Copyright: Guide to Online Resources //

Intellectual property protections in the United States derive from the Constitutional charge that Congress may promote “science and the useful arts” through the granting of monopolies for limited times. All of our copyright laws have their origins in this balancing act. It is a fundamental tenet of Anglo-American thought and practice that copyright is not designed to benefit creators alone; it is designed to benefit everyone. It provides creators with a monopoly, for a limited time and with exceptions, of control over distribution, derivation of new works, and public display. It provides to society the gradual accumulation of a public legacy. Among the most basic of all its features: copyright inheres to any expression that is “fixed and tangible” (not to ideas and thoughts)—excepting lists of facts—and, since 1976, on an opt-out basis (that is, no registration is required).

Gathered here are links to resources on copyright, arranged by subject category. This guide emphasizes information bearing on the background and law of copyright in the United States; it does not consider droit d'auteur or moral rights addressed elsewhere in the U.S. Code but not in Title 17. Following each section’s introduction is a bibliographical reference to the best single discussion of the topic that we have found.

1. Overviews 7. Licensing & permissions regimes
2. Philosophical foundations 8. Open access
3. Historical resources & documents 9. New media, new era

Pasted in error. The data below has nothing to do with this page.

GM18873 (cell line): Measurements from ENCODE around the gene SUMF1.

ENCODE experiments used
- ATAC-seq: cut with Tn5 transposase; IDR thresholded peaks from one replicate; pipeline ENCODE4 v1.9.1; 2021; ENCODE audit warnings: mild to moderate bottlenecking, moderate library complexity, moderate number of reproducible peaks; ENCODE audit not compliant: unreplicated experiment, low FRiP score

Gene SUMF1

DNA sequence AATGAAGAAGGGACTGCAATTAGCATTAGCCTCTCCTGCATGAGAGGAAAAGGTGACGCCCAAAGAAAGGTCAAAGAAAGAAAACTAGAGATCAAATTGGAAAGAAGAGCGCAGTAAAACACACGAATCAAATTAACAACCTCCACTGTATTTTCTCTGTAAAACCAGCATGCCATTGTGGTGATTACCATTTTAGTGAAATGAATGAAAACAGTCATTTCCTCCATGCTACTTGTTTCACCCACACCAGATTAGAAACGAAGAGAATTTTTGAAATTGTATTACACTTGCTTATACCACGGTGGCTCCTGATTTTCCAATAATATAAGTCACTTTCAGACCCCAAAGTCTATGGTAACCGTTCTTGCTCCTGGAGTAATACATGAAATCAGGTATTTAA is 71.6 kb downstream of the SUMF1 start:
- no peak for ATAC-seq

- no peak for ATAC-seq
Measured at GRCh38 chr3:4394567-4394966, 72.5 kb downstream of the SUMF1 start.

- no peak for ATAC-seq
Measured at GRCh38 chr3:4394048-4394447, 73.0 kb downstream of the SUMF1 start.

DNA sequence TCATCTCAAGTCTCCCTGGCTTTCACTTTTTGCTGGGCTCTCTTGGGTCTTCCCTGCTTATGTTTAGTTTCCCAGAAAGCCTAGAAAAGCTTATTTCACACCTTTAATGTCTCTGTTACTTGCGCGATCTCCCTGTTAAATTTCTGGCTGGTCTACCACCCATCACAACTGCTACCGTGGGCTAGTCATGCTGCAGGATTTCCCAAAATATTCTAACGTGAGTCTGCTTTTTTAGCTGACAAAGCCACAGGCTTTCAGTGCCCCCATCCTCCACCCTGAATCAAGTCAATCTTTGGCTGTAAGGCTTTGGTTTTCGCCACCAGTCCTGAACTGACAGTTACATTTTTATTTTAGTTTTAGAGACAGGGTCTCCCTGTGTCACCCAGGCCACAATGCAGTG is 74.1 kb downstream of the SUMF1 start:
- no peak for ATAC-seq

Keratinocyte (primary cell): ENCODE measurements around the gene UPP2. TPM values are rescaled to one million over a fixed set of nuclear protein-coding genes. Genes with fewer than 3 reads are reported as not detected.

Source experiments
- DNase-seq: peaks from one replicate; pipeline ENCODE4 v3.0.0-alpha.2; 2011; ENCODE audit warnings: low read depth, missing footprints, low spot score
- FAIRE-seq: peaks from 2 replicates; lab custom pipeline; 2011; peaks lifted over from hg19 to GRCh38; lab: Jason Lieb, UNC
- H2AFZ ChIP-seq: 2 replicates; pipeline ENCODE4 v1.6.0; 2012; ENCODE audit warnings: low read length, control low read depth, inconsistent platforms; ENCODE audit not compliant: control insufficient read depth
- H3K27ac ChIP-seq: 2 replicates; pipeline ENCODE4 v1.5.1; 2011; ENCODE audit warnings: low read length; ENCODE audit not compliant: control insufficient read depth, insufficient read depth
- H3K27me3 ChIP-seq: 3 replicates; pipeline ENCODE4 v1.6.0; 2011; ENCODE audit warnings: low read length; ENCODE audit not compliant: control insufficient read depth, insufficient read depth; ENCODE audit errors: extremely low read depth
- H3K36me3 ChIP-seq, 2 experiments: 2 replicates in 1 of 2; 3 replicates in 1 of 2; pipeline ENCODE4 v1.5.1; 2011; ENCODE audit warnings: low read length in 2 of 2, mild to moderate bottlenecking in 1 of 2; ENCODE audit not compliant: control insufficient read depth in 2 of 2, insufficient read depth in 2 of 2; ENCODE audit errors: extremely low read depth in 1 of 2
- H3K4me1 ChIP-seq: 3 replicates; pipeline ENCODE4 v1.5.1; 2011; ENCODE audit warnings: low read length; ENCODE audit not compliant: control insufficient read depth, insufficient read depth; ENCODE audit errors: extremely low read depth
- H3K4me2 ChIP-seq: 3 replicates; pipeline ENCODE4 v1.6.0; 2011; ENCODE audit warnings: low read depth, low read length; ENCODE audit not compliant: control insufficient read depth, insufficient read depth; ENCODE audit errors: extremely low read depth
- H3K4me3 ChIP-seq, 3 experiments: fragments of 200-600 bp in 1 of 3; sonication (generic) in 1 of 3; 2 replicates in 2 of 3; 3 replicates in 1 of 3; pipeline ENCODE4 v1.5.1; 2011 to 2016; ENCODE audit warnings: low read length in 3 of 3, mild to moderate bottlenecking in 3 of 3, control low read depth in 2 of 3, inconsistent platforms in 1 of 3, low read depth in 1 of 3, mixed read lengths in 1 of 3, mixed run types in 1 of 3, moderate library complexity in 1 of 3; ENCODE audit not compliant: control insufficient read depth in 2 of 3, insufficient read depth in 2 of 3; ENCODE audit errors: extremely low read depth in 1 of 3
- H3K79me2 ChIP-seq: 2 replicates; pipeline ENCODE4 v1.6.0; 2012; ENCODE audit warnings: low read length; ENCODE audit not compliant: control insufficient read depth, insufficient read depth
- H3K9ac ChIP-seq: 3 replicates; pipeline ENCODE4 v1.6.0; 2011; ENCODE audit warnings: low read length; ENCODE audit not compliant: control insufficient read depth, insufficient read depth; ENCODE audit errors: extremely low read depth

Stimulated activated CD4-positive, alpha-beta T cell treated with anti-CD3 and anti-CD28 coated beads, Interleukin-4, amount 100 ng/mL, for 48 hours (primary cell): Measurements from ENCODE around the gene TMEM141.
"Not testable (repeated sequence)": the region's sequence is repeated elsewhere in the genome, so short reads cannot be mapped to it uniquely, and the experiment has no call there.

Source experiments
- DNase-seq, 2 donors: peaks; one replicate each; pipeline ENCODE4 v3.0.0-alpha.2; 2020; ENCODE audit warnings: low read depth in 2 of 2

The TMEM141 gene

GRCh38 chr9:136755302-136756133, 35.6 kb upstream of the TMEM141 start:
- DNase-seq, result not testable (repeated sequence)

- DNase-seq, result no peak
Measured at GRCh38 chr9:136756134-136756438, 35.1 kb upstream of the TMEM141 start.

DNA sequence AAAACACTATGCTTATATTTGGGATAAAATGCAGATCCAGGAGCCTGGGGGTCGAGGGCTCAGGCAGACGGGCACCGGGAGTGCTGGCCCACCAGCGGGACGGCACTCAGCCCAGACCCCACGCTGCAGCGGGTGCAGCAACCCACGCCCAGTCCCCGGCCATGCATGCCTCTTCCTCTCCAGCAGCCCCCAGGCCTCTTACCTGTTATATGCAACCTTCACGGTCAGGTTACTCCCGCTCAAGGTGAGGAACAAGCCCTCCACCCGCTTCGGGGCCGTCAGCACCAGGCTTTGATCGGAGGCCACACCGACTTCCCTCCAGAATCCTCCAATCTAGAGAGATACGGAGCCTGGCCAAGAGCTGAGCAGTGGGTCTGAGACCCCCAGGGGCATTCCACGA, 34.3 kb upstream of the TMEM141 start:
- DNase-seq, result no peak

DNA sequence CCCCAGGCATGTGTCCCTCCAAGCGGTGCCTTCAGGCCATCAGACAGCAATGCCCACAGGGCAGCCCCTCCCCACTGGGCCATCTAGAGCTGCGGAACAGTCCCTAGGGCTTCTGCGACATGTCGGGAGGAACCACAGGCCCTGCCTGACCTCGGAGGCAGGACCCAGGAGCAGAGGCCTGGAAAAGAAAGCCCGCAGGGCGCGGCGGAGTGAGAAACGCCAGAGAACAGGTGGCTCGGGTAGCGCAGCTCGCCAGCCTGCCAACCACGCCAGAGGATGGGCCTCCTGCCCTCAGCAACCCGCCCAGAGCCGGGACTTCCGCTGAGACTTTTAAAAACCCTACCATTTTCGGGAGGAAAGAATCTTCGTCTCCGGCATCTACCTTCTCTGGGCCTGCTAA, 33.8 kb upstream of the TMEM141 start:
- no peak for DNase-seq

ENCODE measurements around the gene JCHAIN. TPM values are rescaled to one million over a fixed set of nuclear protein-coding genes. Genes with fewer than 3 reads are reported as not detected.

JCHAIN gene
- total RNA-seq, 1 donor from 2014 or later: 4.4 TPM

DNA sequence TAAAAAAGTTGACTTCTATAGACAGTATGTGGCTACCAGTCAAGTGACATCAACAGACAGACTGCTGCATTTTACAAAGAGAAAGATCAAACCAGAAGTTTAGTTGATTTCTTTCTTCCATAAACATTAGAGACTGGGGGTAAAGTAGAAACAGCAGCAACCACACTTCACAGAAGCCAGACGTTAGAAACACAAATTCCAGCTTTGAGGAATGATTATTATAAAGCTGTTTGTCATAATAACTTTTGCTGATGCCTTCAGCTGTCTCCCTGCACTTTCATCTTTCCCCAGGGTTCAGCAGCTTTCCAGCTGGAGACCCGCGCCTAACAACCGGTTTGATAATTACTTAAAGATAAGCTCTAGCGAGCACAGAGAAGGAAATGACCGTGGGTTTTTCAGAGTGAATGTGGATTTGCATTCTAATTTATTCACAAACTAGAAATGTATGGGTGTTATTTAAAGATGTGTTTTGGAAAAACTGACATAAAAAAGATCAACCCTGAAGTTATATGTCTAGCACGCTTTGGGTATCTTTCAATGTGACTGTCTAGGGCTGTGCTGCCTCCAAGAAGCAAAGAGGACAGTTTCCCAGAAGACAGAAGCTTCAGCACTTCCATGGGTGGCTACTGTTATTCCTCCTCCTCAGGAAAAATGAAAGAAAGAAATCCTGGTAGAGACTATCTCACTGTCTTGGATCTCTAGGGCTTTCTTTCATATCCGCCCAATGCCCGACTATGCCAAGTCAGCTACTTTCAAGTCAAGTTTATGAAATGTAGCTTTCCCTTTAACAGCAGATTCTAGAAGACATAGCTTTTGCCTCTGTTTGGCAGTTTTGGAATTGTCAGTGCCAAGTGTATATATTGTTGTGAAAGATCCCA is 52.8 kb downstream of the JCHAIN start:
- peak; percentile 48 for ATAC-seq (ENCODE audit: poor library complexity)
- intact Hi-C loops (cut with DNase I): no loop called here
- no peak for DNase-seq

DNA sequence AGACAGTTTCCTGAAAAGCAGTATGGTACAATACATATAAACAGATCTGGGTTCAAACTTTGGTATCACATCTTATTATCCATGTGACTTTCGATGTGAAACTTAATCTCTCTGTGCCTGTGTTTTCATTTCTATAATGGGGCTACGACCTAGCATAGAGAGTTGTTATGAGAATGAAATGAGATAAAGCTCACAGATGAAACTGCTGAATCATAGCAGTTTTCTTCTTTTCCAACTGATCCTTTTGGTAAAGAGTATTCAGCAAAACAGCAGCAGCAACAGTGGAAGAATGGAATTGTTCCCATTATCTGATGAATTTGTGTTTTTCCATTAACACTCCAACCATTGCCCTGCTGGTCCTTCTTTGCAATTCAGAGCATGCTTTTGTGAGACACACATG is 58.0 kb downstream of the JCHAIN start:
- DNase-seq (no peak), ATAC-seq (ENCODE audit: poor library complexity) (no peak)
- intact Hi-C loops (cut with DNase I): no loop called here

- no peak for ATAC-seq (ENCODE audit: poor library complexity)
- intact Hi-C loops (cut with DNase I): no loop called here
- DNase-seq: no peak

4. Legislation & case law 10. Digital rights & content locks
5. Public domain 11. Traditional knowledge
6. Fair use 12. Current issues in the news

1. Overviews

Summaries and brief guides covering a wide range of issues in introductory fashion. Recommended resource: Mark Rose. Authors and owners: the invention of copyright. Cambridge, Mass.: Harvard University Press, 1995.

U.S. Copyright Office:

Legal Information Institute (Cornell University):

Copyright & Fair Use (Stanford University Libraries):

Copyright Quick Guide (Columbia University Libraries):

The Copyright Alliance Education Foundation:

2. Philosophical foundations

Anglo-American copyright law evolves from “contractarian” views of political economy that consider intellectual property a matter of legal regulation in the marketplace. Works by David Hume, Thomas Hobbes, John Locke, Thomas Paine, and others are often cited. The derivation of rights to one’s intellectual labor argued by Locke is often regarded as most influential. The chief 19th-century expositor was Georg Wilhelm Friedrich Hegel. Recommended resource (especially on Locke): Lior Zemer. The idea of authorship in copyright. Aldershot: Ashgate, 2007.

John Locke, Two Treatises on Government (nb 2nd Treatise [1689]):

G.W.F. Hegel. Philosophie des Rechts [1821], in the translation by S.W. Dyde (nb Part 1, §43, 45, 52):

Thomas Macauley. Copyright Law (speech to the House of Commons [1841]):

Internet Encyclopedia of Philosophy: ;

Stanford Encyclopedia of Philosophy:

3. Historical resources & documents

Collections of primary documents concerned with the granting of authors’ rights in Western culture. Recommended survey: Brad Sherman & Lionel Bentley. The making of modern intellectual property law. Cambridge: Cambridge University Press, 1999.

U.K. Arts & Humanities Research Council:

U.S. Copyright Office:

CopyrightData historic versions:

Music Library Association historical chronology:

National Library of Medicine guide:

4. Legislation & case law

Copyright law is statutory but necessarily flexible, such that a great deal can be learned from interstitial common law (court decisions—judicial interpretations of the Constitution, of statutes, and of regulatory documents). For most materials (sound recordings made before 1972 are a notable exception), federal copyright law preempted state common law in 1978. Recommended survey: Robert Gorman, et al. Copyright cases and materials. 8th ed. New York: Foundation Press, 2011.

U.S. Code Circular 92:

Thomas (The Library of Congress):

Music Library Association chronology of court decisions:

All Things Copyright (Graphic Artists Guild blog):

American Library Association Advocacy:

The Copyright Website:

5. Public domain